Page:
Academic Migration to Italy before 1500: Institutional Perspectives

Academic Migration to Italy before 1500: Institutional Perspectives

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Academic Migration to Italy before 1500: Institutional Perspectives

By Peter Denley

Über Mobilität von Studenten und Gelehrten zwischen dem Reihe und Italien (1400–1600), ed. Suse, Andresen und Schwinges, Rainer (Repertorium Academicum Germanicum (RAG) Forschungen 1), Zürich 2011.

Introduction: Scholars who wish to investigate the mobility of university men across regions or countries in the Middle Ages and the Renaissance have to make a journey of translatio that in many ways echoes that undertaken by their subjects. Alongside the physical transposition (and the cost involved), those who wanted to study or teach in terra aliena had to contend with different systems, customs, languages, cultures and assumptions; modern researchers examining their history have to deal with the residue that these figures left in archives of institutions that, despite their aspirations to universality, were equally diverse in their organisation, documentation and legacy. These obstacles can be formidable, and in some cases insurmountable.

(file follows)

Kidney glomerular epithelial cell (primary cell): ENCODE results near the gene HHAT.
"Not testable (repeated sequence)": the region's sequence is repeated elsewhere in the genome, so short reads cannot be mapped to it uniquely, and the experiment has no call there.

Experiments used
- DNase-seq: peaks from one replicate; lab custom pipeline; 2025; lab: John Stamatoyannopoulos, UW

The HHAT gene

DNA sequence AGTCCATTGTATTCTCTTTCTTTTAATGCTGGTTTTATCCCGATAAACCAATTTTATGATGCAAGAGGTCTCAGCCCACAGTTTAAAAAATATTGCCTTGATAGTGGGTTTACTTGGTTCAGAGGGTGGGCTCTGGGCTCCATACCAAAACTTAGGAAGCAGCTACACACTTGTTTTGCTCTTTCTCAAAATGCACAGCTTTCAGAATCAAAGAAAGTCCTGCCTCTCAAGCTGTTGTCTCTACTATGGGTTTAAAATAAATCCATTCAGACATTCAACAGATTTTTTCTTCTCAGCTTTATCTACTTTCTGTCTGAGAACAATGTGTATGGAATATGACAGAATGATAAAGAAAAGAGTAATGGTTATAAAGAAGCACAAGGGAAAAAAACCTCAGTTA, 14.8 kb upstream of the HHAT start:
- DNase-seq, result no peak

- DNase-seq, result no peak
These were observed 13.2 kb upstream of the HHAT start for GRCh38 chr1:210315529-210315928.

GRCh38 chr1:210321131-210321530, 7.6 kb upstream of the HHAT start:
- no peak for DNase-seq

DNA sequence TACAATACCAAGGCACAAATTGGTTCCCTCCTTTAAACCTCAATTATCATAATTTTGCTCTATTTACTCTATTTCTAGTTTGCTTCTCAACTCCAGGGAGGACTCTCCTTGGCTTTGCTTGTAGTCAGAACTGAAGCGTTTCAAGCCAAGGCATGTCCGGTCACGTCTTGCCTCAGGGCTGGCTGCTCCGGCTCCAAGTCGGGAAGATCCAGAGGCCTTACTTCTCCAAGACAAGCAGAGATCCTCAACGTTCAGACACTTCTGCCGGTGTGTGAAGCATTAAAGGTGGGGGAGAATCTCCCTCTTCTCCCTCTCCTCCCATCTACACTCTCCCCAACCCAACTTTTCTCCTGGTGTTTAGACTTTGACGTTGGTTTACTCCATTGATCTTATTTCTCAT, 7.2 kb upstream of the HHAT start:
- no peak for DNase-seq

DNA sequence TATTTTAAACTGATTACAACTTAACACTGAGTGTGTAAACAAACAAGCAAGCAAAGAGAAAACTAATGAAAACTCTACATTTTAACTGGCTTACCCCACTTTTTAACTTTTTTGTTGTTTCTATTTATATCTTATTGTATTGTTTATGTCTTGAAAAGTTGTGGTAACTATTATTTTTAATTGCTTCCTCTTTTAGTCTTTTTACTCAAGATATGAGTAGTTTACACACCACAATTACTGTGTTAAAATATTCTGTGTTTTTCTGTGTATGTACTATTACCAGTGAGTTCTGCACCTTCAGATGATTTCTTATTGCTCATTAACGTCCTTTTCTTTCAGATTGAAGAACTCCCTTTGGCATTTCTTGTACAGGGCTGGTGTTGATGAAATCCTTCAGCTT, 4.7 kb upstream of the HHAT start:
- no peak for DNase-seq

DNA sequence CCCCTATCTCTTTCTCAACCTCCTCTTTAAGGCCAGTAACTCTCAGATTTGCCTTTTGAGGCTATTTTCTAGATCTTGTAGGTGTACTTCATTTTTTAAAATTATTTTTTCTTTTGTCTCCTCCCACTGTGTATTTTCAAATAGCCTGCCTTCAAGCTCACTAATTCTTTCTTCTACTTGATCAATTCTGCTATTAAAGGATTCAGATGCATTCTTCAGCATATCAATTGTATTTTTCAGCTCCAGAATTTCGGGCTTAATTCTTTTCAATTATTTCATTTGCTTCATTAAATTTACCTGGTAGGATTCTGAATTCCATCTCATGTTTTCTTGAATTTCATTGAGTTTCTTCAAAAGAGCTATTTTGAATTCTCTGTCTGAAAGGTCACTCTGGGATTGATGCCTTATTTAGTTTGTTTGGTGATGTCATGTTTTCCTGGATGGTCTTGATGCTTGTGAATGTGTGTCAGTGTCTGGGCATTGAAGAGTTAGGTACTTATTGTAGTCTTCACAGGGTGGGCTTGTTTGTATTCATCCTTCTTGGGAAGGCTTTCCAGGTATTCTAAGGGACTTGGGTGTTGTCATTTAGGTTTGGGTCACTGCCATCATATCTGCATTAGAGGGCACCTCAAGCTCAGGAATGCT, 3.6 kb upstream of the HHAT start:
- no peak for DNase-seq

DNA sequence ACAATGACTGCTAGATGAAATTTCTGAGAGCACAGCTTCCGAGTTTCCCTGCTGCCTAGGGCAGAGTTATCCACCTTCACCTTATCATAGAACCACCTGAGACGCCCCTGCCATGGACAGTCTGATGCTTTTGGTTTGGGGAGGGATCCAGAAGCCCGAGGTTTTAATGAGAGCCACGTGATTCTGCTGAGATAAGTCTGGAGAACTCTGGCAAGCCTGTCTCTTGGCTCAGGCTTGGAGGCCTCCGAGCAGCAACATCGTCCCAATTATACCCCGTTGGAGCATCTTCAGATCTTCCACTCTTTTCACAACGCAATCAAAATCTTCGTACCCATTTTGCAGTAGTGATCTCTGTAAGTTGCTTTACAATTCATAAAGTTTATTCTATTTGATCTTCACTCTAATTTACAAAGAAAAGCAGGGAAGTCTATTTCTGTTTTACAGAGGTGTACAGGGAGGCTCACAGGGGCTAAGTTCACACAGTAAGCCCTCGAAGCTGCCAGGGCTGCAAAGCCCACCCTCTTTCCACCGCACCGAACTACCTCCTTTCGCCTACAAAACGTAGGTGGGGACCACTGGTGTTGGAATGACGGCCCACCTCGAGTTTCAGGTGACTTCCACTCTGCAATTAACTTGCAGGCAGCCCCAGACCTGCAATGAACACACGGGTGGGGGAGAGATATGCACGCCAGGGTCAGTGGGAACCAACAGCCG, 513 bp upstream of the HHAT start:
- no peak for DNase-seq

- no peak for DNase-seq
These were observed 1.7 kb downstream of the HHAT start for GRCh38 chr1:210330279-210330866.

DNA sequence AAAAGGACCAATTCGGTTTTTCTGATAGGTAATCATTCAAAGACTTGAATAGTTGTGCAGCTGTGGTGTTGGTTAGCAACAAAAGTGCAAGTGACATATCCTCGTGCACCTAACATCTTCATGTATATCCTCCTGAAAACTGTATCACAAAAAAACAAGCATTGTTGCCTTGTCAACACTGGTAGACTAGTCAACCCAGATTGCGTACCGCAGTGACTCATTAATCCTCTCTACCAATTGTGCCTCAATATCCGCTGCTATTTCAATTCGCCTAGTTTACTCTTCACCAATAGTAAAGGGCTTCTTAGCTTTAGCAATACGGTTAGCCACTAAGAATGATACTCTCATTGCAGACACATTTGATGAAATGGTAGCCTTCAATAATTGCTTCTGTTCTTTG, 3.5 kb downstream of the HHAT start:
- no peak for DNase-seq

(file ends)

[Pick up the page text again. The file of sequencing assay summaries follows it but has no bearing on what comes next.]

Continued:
Late medieval Germany and Italy are a case in point. The comparatively late emergence of the German universities meant that they were founded at a stage when the idea of what a university was supposed to be was already quite developed, legally, constitutionally, institutionally and even in terms of ritual. For posterity a fortunate consequence of this was the creation and preservation of extensive matriculation lists, in theory allowing access to a ‹base› record of almost all those who began studying at a German university. This enviable resource has made possible serious prosopographical work on a scale, and with a statistical focus, that is almost unique for the period. The historiographical trend towards quantification and cliometrics in the 1960s and 1970s, which produced such a strong boost to prosopography in university history, has no better medieval result than Professor Schwinges’s monumental study of German Universitätsbesucher, which is testimony to the unique riches of the German university records of the period, and which laid the foundations for the work now undertaken by the Repertorium Academicum Germanicum. It is unlikely that the insights afforded by this spectacular analysis can ever be replicated for other parts of Europe in this period.

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